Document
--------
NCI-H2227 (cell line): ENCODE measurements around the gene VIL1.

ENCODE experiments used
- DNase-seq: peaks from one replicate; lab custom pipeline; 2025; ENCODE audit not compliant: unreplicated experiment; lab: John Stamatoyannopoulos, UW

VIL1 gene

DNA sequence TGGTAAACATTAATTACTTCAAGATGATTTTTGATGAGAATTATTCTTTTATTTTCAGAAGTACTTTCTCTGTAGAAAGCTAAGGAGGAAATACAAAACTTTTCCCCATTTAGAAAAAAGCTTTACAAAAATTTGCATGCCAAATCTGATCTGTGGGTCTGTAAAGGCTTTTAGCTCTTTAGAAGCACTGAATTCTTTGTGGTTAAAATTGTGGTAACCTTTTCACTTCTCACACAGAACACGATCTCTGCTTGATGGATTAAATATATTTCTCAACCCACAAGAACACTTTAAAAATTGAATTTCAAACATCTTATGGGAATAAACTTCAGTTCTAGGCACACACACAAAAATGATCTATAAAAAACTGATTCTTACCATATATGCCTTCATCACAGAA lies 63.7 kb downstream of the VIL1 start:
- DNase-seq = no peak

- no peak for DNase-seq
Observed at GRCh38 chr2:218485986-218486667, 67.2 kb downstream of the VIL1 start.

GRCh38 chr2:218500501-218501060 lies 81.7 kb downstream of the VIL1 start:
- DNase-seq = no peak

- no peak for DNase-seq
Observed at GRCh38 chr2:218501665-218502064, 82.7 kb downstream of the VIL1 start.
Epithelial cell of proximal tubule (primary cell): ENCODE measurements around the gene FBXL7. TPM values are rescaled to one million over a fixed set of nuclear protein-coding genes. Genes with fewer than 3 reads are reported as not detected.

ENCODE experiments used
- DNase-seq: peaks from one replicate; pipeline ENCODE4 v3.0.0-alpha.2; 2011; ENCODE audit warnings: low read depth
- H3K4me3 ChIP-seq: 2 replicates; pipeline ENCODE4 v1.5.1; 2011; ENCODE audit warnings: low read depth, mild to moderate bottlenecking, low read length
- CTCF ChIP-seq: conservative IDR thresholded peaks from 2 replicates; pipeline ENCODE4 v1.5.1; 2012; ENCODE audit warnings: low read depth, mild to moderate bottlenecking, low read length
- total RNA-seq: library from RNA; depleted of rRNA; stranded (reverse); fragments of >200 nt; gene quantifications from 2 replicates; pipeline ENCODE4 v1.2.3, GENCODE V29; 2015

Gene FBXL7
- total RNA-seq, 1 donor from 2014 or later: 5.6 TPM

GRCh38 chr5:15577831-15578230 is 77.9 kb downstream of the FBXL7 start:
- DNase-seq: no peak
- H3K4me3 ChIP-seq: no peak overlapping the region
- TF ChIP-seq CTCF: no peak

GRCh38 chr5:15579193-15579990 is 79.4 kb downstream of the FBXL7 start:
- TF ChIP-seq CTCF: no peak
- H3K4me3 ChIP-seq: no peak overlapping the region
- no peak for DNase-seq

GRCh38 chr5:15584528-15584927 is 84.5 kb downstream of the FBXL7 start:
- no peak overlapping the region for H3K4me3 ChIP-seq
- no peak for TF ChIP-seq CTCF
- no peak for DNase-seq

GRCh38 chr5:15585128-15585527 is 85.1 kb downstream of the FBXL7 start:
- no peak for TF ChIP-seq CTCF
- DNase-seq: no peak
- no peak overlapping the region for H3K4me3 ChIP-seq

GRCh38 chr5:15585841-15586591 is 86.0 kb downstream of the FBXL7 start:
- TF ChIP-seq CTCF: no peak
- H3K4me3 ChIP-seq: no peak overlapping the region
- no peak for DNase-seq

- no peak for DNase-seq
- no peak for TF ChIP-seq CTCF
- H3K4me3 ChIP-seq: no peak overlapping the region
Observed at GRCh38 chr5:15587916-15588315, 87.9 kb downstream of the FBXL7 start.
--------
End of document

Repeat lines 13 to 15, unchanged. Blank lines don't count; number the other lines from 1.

Epithelial cell of proximal tubule (primary cell): ENCODE measurements around the gene FBXL7. TPM values are rescaled to one million over a fixed set of nuclear protein-coding genes. Genes with fewer than 3 reads are reported as not detected.

ENCODE experiments used
- DNase-seq: peaks from one replicate; pipeline ENCODE4 v3.0.0-alpha.2; 2011; ENCODE audit warnings: low read depth